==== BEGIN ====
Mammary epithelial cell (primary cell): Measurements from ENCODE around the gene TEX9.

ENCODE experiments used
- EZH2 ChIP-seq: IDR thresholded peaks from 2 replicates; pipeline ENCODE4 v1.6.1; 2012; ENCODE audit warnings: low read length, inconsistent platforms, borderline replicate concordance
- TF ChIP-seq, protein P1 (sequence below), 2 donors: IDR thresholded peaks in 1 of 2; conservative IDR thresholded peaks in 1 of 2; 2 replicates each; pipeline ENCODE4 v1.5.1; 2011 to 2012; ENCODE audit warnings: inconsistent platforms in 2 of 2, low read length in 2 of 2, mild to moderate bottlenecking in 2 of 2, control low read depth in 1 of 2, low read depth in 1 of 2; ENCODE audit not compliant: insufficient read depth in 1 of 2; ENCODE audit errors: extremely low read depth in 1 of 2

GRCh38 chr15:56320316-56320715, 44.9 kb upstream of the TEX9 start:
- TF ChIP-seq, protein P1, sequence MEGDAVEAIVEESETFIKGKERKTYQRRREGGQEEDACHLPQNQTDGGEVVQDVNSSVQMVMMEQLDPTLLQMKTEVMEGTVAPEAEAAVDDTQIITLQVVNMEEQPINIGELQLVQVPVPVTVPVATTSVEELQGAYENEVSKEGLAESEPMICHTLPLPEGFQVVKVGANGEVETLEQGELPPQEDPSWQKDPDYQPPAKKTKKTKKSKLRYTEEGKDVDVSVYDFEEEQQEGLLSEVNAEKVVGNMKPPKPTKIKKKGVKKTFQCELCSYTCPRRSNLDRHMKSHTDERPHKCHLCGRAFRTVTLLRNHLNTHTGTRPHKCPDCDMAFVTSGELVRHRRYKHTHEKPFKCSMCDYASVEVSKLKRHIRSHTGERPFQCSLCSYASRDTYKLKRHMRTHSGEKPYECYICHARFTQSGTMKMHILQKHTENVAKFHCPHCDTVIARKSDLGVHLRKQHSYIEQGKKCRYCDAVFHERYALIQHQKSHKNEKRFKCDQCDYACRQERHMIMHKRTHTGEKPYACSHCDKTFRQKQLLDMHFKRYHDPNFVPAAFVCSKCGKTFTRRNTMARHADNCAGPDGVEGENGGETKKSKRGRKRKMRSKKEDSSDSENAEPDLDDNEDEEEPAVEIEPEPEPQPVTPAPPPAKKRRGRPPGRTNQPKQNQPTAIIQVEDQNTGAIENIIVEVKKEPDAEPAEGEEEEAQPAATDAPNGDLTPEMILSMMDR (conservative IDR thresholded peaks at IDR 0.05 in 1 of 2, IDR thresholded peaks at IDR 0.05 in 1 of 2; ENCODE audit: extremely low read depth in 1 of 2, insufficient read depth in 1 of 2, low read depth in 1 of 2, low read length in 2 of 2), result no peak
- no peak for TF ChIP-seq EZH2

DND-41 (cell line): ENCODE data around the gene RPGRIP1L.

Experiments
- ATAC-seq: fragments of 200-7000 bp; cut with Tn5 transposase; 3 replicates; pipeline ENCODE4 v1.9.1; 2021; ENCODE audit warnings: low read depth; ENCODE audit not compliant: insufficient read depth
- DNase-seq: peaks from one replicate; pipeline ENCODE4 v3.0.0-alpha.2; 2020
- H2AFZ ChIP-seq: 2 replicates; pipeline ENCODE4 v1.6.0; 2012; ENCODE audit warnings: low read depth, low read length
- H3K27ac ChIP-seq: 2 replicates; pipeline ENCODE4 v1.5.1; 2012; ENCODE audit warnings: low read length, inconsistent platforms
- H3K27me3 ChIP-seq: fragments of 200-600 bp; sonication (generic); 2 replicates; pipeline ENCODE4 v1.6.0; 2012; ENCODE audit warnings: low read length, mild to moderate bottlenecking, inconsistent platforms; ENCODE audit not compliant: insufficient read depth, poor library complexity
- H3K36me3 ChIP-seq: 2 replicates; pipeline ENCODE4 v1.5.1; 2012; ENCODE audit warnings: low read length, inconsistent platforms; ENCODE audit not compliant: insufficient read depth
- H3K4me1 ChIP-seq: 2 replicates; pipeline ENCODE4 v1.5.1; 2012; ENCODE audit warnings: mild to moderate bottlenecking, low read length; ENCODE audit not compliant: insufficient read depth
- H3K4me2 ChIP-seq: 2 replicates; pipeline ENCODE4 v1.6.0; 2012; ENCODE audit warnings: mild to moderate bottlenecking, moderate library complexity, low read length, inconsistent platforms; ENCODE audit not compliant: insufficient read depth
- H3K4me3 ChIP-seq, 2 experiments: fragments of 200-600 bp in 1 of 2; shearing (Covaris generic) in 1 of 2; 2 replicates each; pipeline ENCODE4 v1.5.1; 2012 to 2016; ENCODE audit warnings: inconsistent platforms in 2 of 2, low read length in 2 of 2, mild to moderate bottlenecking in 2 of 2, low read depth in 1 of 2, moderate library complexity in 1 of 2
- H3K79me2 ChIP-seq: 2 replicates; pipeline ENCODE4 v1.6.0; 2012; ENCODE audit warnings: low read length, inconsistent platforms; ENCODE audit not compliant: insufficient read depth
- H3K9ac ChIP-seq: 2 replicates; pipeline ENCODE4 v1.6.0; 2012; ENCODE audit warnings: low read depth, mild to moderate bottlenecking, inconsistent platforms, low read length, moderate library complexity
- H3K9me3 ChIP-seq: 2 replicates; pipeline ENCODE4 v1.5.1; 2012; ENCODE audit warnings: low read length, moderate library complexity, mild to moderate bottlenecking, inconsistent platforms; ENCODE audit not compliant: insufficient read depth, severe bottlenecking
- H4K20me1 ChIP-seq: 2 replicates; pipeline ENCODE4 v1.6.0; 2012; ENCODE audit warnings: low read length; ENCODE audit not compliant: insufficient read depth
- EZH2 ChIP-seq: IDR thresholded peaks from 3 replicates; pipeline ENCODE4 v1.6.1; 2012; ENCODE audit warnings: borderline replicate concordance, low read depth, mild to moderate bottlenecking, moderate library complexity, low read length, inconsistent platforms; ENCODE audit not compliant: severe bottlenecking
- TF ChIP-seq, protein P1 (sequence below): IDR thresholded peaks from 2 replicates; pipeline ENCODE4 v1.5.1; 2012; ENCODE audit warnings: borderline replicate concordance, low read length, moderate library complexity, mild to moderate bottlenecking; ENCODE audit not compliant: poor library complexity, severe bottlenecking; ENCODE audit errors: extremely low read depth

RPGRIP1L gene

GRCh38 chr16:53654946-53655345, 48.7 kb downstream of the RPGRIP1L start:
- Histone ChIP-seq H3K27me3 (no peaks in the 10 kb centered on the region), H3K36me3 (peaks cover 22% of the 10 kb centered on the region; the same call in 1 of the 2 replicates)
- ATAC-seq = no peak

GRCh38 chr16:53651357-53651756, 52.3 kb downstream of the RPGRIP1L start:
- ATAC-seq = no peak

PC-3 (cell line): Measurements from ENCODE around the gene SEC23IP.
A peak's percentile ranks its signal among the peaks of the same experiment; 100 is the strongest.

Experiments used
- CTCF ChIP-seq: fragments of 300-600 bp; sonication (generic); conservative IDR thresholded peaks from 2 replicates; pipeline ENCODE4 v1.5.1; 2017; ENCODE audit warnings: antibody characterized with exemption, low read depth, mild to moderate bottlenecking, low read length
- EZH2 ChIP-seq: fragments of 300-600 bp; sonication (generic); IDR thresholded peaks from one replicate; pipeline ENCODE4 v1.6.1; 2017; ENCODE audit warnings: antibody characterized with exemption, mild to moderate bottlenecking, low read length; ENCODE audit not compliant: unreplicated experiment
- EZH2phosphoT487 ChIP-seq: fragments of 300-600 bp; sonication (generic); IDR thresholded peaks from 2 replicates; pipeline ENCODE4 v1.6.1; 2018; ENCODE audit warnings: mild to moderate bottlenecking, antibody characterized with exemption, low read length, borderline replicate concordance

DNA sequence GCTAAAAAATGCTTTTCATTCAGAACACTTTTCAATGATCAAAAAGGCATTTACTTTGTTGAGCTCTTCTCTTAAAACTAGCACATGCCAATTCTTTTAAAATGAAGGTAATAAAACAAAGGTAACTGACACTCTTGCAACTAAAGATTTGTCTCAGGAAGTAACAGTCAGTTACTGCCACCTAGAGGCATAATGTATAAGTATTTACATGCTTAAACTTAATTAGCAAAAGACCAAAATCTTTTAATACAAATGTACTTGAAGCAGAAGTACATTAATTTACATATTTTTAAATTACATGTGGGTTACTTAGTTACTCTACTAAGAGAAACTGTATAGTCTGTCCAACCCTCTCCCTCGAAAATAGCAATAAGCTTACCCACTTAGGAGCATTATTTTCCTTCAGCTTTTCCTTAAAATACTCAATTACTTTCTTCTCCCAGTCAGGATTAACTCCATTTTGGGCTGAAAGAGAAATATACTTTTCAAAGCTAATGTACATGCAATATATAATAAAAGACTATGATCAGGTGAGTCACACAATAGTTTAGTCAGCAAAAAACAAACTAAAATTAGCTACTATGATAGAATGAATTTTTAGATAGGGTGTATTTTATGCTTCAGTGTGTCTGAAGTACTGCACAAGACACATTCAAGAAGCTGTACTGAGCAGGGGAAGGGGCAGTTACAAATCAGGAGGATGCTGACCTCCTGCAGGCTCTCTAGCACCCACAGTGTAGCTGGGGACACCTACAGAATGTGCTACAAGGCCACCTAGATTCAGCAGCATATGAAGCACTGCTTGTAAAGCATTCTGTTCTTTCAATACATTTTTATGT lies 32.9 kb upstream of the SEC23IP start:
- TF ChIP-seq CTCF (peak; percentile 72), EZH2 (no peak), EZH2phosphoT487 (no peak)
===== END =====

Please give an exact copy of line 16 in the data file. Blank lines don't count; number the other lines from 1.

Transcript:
- H3K4me1 ChIP-seq: 2 replicates; pipeline ENCODE4 v1.5.1; 2012; ENCODE audit warnings: mild to moderate bottlenecking, low read length; ENCODE audit not compliant: insufficient read depth